To say that Neil Young’s latest release – and probably his last on the Reprise label – is the greatest greatest hits package ever released might be your typical reviewer hype … or a fan’s hagiographic overkill.
But say what you will about Young’s Greatest Hits, it undoubtably will cement his status in the singer-songwriter Hall of Fame. The disc’s first 11 cuts are — to you use the most cliched reviewer phrase of all time — classic. But really. Look at these titles that we’ve all heard 100’s of times:
1. Down By The River
2. Cowgirl In The Sand
3. Cinnamon Girl
5. After The Gold Rush
6. Only Love Can Break Your Heart
7. Southern Man
9. The Needle And The Damage Done
10. Old Man
All of these songs were written and recorded during the stunning period between January 17, 1969 and February 8, 1971. This amazingly prolific two year period captures Young at the height of his creative genius. And this is a guy that wrote both “Down By The River” and “Cowgirl In The Sand” on the same day!
Has any artist during such a short period produced such an enduring impact?
Fans might quibble with what is and is not included. The CD jacket states that the 16 song selection is “Based on original record sales, airplay, and known download history.” Chronologically presented, it really is hard to argue with the selection of these essential Young songs from his canon representing 9 albums over a 20 year period.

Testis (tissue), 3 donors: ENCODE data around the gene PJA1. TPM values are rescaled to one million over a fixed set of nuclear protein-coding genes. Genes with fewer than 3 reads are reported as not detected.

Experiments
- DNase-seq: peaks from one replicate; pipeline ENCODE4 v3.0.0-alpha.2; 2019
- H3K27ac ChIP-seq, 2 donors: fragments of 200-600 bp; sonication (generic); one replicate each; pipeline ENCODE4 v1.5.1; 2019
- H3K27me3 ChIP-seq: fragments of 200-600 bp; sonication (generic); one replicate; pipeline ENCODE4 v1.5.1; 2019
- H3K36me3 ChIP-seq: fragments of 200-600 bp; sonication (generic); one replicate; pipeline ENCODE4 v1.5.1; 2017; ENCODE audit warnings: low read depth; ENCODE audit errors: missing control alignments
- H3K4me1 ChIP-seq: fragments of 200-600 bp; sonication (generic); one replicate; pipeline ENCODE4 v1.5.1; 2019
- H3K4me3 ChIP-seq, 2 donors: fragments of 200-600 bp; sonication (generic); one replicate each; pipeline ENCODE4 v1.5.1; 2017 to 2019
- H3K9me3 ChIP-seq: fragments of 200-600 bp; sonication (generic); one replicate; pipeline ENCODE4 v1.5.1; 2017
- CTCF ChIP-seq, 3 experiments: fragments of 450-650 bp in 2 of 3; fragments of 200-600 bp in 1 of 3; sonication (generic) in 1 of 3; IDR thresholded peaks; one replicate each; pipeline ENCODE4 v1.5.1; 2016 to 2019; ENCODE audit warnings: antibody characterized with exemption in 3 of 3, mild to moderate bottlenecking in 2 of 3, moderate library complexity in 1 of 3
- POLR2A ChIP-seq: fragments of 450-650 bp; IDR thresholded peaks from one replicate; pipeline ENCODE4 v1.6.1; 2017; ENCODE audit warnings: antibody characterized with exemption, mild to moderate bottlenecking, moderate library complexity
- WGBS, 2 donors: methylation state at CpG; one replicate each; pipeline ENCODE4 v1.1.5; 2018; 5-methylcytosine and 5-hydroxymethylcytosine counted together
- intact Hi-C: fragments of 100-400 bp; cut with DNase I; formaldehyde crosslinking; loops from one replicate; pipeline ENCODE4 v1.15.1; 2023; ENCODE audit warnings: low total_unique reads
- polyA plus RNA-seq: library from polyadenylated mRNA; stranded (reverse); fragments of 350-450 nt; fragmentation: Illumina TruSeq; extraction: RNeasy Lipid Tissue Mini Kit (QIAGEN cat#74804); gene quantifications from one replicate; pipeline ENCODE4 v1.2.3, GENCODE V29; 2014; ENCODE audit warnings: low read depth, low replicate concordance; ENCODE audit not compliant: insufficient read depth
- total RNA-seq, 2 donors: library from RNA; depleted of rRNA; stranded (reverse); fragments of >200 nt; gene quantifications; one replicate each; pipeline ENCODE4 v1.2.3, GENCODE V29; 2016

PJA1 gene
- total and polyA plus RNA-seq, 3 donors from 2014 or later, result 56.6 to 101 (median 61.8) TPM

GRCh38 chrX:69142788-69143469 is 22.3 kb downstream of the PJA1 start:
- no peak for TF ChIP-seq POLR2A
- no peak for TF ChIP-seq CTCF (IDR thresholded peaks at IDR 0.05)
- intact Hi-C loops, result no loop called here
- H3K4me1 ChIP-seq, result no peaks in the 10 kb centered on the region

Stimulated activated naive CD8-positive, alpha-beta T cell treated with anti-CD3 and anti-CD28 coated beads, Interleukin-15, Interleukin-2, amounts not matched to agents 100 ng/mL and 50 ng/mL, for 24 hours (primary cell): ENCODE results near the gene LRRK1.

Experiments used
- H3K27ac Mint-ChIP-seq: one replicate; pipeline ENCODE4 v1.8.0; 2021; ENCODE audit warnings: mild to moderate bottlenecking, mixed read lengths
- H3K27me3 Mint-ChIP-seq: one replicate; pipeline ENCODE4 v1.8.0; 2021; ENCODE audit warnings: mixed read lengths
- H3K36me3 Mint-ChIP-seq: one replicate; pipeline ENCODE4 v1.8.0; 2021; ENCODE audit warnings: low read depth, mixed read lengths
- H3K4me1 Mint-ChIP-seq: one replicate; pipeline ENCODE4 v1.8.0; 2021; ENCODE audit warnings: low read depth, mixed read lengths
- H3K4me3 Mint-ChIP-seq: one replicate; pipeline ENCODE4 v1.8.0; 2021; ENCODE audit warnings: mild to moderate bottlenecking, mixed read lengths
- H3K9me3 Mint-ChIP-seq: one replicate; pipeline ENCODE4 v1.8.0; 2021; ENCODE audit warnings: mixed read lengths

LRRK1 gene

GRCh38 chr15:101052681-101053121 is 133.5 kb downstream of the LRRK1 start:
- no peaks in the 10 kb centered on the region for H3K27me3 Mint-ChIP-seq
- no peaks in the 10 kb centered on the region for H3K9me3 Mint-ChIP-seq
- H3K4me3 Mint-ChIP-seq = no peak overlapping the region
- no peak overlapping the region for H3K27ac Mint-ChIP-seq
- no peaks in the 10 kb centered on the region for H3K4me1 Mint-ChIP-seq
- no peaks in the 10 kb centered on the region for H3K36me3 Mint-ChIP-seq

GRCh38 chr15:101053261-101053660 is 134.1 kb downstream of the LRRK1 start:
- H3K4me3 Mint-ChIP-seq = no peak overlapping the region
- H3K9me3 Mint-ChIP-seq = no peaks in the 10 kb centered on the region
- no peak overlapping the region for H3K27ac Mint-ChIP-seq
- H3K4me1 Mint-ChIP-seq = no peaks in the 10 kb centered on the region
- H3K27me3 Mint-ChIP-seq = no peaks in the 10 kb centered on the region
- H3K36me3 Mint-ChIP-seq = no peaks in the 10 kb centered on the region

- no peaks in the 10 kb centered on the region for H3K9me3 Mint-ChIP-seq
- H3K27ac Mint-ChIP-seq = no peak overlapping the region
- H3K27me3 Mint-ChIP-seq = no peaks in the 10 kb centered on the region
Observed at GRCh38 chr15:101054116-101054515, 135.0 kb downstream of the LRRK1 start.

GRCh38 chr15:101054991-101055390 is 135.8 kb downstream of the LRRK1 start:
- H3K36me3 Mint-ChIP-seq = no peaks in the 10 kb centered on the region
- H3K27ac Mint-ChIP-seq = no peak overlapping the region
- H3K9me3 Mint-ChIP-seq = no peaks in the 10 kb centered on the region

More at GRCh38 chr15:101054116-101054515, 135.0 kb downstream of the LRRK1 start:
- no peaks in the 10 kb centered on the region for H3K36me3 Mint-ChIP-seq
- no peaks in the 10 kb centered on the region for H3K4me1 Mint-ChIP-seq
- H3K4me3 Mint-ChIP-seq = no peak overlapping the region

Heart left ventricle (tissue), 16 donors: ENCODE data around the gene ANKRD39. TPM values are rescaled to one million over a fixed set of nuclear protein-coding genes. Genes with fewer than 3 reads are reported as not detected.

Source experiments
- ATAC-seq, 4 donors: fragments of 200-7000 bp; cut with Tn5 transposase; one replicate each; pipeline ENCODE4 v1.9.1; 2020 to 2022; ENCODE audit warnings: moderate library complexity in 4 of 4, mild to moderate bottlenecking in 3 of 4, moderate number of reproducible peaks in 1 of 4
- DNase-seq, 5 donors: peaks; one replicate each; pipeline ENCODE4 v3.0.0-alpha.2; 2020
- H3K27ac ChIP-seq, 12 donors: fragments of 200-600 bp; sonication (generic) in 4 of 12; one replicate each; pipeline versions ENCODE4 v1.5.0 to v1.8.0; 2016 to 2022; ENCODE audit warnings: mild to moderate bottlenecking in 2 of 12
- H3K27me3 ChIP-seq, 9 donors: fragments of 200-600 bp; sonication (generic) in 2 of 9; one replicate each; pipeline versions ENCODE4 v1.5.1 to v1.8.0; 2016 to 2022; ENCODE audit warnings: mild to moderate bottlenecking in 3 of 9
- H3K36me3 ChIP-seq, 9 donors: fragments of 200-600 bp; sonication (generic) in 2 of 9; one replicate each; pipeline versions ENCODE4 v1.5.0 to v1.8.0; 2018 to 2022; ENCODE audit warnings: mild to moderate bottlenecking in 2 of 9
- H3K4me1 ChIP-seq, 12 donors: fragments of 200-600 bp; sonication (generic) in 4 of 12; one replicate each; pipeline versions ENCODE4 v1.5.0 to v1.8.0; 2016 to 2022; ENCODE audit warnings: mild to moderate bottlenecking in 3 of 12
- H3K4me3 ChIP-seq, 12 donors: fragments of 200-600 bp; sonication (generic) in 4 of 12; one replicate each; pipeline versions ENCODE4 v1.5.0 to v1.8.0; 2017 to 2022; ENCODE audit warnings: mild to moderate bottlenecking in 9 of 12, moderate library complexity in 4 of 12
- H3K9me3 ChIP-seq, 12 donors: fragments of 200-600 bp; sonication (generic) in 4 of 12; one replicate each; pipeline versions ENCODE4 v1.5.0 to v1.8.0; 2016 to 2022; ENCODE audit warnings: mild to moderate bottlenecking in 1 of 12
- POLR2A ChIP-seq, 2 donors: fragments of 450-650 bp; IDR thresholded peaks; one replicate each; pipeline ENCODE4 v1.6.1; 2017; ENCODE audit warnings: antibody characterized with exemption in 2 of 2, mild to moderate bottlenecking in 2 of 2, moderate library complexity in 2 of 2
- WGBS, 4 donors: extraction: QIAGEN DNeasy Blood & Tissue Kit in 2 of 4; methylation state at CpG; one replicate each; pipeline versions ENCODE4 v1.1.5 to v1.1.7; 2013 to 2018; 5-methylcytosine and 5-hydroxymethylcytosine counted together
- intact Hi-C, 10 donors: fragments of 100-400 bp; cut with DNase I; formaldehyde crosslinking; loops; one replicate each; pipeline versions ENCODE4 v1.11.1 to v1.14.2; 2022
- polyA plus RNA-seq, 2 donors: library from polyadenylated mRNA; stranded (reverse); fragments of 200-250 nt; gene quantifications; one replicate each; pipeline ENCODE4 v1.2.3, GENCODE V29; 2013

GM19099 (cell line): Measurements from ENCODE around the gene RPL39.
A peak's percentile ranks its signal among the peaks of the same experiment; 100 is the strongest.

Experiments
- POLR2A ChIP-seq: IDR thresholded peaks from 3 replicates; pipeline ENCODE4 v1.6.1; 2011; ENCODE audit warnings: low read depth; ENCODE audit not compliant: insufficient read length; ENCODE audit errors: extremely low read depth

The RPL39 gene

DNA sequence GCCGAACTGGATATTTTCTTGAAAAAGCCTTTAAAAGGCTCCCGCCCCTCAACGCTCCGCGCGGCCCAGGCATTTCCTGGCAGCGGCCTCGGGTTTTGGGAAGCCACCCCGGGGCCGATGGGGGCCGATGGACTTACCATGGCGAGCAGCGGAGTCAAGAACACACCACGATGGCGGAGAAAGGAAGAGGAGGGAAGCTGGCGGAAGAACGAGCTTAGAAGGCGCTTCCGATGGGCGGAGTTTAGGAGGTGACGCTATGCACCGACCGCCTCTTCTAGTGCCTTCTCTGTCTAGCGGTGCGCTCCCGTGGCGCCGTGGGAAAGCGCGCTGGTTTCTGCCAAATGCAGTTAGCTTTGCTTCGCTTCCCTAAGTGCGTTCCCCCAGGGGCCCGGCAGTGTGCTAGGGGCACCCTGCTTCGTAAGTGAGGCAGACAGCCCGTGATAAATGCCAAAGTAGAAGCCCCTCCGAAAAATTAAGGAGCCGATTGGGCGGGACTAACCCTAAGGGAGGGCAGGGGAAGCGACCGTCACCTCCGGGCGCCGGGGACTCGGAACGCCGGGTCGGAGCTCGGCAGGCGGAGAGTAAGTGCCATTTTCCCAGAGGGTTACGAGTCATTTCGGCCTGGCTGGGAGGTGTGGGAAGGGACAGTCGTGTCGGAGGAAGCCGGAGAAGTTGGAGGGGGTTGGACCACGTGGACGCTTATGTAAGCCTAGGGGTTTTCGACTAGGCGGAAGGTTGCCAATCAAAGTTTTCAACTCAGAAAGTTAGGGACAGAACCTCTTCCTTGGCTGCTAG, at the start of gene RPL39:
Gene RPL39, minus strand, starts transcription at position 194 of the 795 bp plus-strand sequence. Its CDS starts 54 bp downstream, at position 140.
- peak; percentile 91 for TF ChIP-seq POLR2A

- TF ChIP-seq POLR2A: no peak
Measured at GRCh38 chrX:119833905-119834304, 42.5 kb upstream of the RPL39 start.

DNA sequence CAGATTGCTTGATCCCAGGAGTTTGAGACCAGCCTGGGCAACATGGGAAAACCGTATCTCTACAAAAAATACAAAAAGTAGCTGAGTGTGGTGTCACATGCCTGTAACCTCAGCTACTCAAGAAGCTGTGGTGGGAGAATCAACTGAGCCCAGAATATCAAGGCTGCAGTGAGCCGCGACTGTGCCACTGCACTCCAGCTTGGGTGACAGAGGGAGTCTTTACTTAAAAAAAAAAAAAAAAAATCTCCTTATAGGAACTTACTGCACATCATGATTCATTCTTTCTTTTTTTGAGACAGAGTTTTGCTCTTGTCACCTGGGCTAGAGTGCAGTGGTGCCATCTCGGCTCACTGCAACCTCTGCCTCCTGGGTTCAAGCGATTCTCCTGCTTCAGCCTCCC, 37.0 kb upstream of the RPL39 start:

While nothing from the Ditch Trilogy period (‘Time Fades Away’, ‘On The Beach’ and ‘Tonight’s The Night’) is represented, the selection clearly favors Young’s earlier work. Only two songs are post-1978: Rockin’ In The Free World (1989) and Harvest Moon (1991). This is mainly due to the fact that this a Reprise release and could not include any Geffen label cuts. All but four of these songs are available on the three disc Decade, the Godfather of Greatest Hits packages.
The DVD-stereo sound does seem to be improvement over the conventional CD format, although only listening on a state art sound system can one expect to hear the differences. At the opening of the bonus DVD, Neil writes of the experience as “high resolution listening”. Riding around town with the CD playing in the car stereo really doesn’t do justice to the DVD-stereo mix. But hey, when else are you going to be listening? “Hey Hey, My My (Into The Black)” from Rust Never Sleeps is so pristinely grungey that Neil’s guitar sounds like power lines snapping from overload.
The bonus DVD is really astounding in a number of respects. Each song is featured with video of a turntable playing the song in real-time! Spin the black circle, Neil.
So is the Greatest Hits disc something for the die-hard fans? A Thrasher’s Wheat Neil Poll on the Greatest Hits package indicates that fans are still holding out for the long awaited and ever delayed Neil Young Archives Box Set. But with the audio upgrade and bonus video, maybe so? For the casual fan or as an introduction to the vast body of Neil’s work? Definitely.
“Nobody’s greatest are any greater.”
Originally published on Thrasher’s Wheat. See review for photos from DVD.
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